Rose is a rose is a rose." ~ Gertrude Stein
A rose is a rose, but can we say MS is MS? After all, MS affects the autoimmune central nervous system of every person who has MS. But after that it gets a bit murky.
Just as a rose is identified by characteristics such as color, size and fragrance, so is each person's MS symptoms unique based on symptom clusters, reactions, time lines, the course of the disease and any number of other idiosyncrasies. So yes, MS is MS, but not exactly. There are different categories or types of MS that provide us with some degree of understanding why symptoms of people with MS differ so greatly.
It is sometimes difficult to know if a new symptom is because of MS, or if it is something totally unrelated. It is at least as difficult to determine what type of MS applies to us at any given time. Just as symptoms may come and go, we may evolve from one type to another as a regular course of this confusing disease. Most of us eventually get a handle on our symptoms, but many of us do not know about types, and perhaps there is good reason.
Even though there are four basic types typically recognized by the international medical community, there are more subtypes and labels. The same type may be called by different labels based on time. There are even a couple of conditions once considered to be MS that have since been determined to be separate diseases all together, although they are closely related. Who wouldn't be confused?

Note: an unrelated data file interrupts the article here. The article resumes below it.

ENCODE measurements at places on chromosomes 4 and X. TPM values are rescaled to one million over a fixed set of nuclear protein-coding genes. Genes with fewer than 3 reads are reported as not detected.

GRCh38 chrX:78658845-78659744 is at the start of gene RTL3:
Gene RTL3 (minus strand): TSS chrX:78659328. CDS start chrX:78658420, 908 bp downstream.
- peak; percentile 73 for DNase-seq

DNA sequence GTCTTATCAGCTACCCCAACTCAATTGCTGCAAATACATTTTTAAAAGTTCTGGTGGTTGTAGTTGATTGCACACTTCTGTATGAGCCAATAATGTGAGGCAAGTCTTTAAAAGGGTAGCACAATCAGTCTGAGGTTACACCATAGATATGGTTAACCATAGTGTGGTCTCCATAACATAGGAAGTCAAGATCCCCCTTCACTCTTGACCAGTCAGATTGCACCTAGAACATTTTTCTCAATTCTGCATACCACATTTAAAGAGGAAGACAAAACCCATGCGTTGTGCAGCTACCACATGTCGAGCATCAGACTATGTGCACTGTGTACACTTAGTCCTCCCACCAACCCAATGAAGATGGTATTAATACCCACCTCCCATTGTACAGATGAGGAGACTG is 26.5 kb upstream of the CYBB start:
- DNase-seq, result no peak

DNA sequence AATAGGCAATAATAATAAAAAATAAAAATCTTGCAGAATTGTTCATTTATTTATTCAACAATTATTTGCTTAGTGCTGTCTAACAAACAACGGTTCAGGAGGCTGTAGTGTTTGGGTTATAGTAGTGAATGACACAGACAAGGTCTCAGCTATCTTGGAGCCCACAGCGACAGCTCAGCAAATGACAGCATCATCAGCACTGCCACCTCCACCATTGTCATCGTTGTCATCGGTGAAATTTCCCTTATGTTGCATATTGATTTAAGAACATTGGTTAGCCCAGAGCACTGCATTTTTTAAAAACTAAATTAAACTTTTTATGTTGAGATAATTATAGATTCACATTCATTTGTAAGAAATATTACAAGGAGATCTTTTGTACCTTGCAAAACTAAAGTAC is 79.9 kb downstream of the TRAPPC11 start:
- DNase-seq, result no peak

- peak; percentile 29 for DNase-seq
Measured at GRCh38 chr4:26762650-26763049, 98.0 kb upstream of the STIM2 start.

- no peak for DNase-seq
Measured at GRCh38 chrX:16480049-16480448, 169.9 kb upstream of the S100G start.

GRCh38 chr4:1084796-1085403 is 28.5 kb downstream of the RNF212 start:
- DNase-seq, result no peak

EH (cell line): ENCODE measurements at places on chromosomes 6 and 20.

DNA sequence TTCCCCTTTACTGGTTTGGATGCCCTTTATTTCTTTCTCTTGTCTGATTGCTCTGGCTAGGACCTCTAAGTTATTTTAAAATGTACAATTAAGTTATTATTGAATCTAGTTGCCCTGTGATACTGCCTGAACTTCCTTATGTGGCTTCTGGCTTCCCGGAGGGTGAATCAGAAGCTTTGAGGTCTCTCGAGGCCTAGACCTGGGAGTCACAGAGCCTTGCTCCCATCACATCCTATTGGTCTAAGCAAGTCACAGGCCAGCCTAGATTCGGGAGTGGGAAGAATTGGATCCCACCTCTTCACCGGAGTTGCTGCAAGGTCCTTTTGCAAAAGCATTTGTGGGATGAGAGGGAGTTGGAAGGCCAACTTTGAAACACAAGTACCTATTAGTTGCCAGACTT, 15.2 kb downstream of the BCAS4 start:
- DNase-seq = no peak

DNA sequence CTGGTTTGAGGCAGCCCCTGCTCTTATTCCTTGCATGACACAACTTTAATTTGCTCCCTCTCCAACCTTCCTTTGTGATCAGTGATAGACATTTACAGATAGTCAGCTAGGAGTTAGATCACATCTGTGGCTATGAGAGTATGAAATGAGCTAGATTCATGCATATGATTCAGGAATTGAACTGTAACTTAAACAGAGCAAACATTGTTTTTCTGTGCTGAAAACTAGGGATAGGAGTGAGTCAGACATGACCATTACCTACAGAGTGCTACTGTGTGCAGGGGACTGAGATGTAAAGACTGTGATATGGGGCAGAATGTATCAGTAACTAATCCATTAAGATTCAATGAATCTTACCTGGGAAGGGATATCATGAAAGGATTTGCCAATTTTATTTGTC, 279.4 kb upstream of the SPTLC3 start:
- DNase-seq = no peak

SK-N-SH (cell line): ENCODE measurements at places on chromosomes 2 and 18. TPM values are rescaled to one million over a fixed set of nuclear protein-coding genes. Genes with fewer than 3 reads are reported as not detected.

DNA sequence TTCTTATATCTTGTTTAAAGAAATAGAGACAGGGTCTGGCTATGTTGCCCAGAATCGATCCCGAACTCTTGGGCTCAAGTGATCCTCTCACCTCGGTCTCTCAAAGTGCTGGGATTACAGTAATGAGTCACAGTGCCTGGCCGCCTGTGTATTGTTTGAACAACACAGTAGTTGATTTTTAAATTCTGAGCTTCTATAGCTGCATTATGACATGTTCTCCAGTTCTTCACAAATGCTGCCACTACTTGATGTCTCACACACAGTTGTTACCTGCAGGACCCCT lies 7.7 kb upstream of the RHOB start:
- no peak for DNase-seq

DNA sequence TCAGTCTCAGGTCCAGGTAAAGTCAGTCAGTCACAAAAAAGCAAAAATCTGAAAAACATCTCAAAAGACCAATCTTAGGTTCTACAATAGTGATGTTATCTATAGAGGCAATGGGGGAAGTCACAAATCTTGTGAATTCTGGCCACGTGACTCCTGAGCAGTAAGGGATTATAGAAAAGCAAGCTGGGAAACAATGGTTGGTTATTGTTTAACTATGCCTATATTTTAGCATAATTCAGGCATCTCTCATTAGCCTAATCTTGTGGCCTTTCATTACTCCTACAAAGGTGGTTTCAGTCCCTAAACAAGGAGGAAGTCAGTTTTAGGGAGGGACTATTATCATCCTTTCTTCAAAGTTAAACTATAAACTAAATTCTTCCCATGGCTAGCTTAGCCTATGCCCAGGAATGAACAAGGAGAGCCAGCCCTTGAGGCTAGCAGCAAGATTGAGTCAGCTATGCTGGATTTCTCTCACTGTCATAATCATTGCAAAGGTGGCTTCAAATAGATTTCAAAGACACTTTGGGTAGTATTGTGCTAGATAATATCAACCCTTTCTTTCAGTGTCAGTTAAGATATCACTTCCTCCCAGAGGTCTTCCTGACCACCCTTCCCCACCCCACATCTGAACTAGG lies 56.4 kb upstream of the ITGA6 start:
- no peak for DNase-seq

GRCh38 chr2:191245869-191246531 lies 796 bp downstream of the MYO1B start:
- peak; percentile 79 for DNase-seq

Lets look at the types and labels of MS, beginning with diagnosis:
This is a label many of us have heard. Probable MS is the first step of diagnosis, the common entrance for all other types.
MS is usually diagnosed only after two or more attacks, and two or more lesions found on an MRI over time, as described in the Revised McDonald Criteria. Before that criteria is satisfied, when MS is suspected, even strongly suspected, it is first labeled as Probable MS. After time, tests, and multiple attacks, the probable becomes definite, but that is only part of the answer.
When I was diagnosed, I was simply told I have MS. However, MS is not always just MS. There was still a question of type. MS may be RRMS, SPMS, PPMS, or PRMS.
The percentage numbers given do not add up to 100 because they are approximate and often reported inaccurately. Also, types evolve from one to another, they are mislabeled, misdiagnosed, or not diagnosed at all. Just as we do not know why we get MS, little or nothing is known about why we develop one type or another, or why some people with Relapsing MS never move on to Secondary Progressive, or why some people experience benign periods, or . . . well. you get the idea.
However, we do know the first step of diagnosis is Probable MS. After an undetermined amount of time and unpredictable events, when probable becomes definite, the question of MS Types begins.
Why do we need to know? If we know what type of MS we have, we have a better idea what to expect, especially as far as the course of the disease. We know about clinical trials studying our particular MS type and treatment options available to us, and those that are not. We know how to talk to the doctor, and we understand better when the doctor responds.